Book Review: The Imperial Russian Air Service: Famous Pilots and Aircraft of World War I (Alan Durkota, Thomas Darcey and Victor Kulikov) : AVH
THE IMPERIAL RUSSIAN AIR SERVICE: FAMOUS PILOTS AND AIRCRAFT OF WORLD WAR I
Aviation history enthusiasts have long had limited access to the few works dealing with Russian aviation history for the period leading up to and including World War I. The average Russian knew only what the Communist Party allowed him to know about imperial Russian aviation, which was very little.
A small group of scholars in the West, including the late Jean Alexander and Harry Woodman of England, and Dr. J. Kipp and Von Hardesty in America, began to study the era and publish their research on early Russian aviation. They were assisted in their work by the recollections of a few early Russian aviators who had managed to escape from the Bolsheviks and who took up residence in Europe and America. Among them was my father, the late Igor I. Sikorsky.
As a young boy, I was fortunate enough to meet many of these Russian airmen and engineers when they visited with my father.Men like Alexander Seversky, Boris Sergievsky and Vadym V. Utgoff are “bigger-than-life” childhood memories. I clearly remember my first airplane ride in a Sikorsky S-38, seated on my father’s lap in the co-pilot’s seat with the charismatic Sergievsky at the controls. I was about 7 years old.
Wandering through The Imperial Russian Air Service not only brought these unique people back to life but also told me much about their early careers in Russia. This 560-page book has more than 600 rare photographs, scale drawings of over 40different aircraft, and 48 pages of color illustrations. In addition, the book is nicely divided into several sections, which makes it easier for the reader to cross-check between subject chapters. I understand that more than 10 years of research went into this book. Knowing how difficult it was (and often still is) to extract historical information and photographs from the former Soviet Union, I am impressed by the extent of detailed information that the authors were able to gather.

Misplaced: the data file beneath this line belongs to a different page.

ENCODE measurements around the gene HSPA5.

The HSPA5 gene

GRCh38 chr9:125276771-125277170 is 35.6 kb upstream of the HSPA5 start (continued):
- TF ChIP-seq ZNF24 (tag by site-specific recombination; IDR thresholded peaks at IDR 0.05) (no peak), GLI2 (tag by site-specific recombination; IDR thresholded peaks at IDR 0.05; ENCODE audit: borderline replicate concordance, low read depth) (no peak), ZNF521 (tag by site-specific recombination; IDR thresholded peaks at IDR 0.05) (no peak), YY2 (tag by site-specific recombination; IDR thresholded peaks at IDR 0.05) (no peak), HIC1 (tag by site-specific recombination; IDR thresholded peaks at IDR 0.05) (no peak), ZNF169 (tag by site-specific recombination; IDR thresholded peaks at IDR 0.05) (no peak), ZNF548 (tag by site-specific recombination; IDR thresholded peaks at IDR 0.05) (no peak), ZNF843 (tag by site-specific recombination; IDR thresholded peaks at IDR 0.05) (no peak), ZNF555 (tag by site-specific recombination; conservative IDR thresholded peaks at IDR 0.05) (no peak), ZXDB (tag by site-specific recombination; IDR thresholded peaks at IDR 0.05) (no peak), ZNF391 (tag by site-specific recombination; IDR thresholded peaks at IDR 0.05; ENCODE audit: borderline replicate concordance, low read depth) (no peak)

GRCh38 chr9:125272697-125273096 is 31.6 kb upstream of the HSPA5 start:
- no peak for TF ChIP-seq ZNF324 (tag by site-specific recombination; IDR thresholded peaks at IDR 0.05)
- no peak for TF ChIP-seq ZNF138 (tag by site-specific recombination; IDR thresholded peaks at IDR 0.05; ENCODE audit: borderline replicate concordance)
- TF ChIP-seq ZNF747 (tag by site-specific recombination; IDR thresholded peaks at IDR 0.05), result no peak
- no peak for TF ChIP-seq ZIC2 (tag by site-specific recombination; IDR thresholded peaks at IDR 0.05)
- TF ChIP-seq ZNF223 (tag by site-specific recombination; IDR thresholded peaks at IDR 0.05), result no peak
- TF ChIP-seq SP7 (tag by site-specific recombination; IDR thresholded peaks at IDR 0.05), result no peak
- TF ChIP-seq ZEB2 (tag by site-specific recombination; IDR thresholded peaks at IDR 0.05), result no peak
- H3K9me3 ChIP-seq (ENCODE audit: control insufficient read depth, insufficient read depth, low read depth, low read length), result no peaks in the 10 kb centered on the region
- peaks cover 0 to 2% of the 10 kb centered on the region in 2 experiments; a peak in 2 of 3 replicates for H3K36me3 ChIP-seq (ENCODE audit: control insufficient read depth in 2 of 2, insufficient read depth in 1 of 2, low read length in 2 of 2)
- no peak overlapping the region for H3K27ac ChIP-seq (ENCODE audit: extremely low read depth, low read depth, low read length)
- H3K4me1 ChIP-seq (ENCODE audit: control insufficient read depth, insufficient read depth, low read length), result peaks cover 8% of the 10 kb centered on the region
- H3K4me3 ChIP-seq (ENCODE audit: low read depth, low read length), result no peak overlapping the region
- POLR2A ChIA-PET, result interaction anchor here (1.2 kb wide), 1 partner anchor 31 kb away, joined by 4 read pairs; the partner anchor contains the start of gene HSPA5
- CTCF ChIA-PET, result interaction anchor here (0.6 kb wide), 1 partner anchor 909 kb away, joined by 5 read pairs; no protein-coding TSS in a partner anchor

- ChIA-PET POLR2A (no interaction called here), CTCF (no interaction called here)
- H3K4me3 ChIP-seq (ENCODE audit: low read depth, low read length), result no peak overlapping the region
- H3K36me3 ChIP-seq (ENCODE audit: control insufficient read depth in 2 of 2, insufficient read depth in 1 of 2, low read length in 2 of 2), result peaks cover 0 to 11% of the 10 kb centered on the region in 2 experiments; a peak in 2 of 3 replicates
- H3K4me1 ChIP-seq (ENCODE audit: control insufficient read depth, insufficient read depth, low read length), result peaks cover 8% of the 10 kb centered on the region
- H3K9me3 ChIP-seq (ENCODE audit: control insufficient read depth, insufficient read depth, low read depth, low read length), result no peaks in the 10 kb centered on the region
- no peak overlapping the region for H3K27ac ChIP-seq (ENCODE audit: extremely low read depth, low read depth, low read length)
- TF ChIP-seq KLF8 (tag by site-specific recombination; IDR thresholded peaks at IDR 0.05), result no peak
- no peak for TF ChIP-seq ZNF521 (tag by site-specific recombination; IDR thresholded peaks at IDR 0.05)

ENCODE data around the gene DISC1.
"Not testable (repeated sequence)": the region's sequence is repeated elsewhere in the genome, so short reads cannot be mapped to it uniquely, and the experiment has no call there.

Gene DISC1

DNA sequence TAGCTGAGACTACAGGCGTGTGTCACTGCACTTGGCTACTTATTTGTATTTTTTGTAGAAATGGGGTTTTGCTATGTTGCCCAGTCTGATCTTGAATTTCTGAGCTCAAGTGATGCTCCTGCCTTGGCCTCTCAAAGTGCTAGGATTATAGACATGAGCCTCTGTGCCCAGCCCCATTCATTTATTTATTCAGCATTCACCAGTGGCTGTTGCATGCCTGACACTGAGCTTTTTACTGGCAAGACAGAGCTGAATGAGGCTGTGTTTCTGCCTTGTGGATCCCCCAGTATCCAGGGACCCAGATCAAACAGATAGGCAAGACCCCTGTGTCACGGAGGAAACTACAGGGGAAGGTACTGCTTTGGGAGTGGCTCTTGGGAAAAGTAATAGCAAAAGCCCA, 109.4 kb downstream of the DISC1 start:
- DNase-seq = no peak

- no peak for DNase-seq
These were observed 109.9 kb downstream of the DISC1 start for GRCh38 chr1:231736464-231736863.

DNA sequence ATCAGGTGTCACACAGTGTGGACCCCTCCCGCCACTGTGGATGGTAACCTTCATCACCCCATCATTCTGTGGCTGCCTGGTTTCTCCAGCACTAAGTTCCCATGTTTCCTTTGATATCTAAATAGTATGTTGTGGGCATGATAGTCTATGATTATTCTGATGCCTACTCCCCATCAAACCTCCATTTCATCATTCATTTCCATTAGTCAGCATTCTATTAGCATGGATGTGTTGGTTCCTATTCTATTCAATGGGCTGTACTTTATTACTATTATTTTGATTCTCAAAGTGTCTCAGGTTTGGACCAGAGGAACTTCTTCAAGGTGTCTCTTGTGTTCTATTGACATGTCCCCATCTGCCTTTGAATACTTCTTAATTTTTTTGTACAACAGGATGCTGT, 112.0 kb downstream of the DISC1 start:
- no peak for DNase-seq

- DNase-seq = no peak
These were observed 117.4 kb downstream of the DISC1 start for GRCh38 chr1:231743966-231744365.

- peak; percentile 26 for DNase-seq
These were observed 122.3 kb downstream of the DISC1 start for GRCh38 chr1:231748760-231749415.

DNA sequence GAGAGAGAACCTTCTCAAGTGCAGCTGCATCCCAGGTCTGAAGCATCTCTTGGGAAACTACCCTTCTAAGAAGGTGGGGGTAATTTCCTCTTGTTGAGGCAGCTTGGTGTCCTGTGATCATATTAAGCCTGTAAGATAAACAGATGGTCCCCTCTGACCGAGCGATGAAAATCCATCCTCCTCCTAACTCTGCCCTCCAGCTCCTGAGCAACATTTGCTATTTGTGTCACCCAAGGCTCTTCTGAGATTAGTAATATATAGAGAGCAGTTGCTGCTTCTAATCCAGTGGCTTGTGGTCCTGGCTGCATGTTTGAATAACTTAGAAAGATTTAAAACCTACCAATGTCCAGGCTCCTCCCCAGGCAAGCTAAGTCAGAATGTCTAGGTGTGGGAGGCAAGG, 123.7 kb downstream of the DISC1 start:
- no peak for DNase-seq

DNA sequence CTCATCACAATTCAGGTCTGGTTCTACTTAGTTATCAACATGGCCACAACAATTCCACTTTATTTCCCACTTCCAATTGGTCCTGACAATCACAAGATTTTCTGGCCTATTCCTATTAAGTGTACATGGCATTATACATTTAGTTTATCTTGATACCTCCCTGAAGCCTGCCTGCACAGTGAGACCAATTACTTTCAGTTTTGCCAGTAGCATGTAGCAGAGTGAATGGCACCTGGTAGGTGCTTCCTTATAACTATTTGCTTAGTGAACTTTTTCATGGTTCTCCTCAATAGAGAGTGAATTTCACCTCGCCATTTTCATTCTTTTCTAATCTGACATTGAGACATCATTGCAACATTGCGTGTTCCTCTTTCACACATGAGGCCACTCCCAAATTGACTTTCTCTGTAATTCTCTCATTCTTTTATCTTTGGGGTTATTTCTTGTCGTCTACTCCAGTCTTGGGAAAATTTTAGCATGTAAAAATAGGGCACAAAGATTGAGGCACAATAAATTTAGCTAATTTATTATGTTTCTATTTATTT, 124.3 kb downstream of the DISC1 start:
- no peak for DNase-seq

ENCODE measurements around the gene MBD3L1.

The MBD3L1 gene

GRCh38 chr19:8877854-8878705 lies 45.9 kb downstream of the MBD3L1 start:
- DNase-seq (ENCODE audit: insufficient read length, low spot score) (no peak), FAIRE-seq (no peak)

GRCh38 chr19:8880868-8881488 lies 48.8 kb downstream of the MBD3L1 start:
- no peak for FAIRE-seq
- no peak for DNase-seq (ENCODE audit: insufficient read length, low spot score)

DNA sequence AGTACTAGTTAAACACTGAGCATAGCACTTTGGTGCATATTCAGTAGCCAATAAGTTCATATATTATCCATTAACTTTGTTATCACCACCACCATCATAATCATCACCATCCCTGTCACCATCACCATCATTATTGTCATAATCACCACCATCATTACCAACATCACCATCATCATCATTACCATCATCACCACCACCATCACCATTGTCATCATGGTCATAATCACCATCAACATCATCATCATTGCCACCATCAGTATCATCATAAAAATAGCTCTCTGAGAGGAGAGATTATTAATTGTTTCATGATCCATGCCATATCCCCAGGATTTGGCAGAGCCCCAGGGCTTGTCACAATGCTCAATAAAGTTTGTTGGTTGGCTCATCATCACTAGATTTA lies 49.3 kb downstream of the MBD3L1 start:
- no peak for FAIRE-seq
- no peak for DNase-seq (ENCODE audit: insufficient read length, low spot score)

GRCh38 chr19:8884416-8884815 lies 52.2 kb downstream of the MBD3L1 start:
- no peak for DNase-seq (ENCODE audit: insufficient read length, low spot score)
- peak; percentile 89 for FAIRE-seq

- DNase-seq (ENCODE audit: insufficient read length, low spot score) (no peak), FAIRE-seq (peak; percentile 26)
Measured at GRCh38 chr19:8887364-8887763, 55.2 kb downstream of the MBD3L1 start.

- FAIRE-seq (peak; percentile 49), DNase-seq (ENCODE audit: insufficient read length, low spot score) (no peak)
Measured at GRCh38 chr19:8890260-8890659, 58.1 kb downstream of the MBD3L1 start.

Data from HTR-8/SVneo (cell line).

The first sections of the book review the army, navy and EVK (bomber) branches of the Imperial Russian Air Service in a brief and easily understood manner that clarifies both the organizational and operational aspects of a little-known military service. The “Russian Aces” section covers, in considerable detail, the aviation careers of some 17 World War I Russian pilots. The amount of information on these early airmen is remarkable. The section covering French aviators who earned ace status while flying for Imperial Russian Air Services is equally good.
The “Distinguished Russian Pilots” section details the aviation careers of many Russian aviators, not all of them aces, who made significant contributions to aviation in Europe and America, as well as in Russia. This section was of particular interest to me,since I had met a number of these pilots in my youth.
In the “Famous Russian Aircraft Designers” section, a great deal of detailed data on the work of Dimitri Grigorovich and Sikorsky is presented. The section on Russian aircraft manufacturers is also packed with much valuable information, some of which I believe is being presented for the first time in the English language. The 48-page color section shows the colors and markings of a great variety of Russian Air Service aircraft, as well as individual aircraft markings and decorations. An added bonus is the inclusion of three paintings by renowned aviation artist James Dietz, adding a touch of action to the beautifully crafted, three-view designs of Alan Durkota.
The book’s final sections are appendices that cover Imperial Russian awards, lighter-than-air aviation, combat victory tables from each aviator in the book, and nearly 60 pages of three-view drawings by Ian Stair and Harry Woodman.
In short, this book is an overview of the birth and organization of the Russian Imperial Air Service, the production plants created to supply it with aircraft, and some of the earliest Russian aeronautical engineers who prevailed despite the official opinion that French and British designs were superior. In addition to the technical data, the book provides a unique source of information on the men who flew those aircraft during World War I, the forgotten aces of that war. It is a valuable addition to any serious collection of aviation history.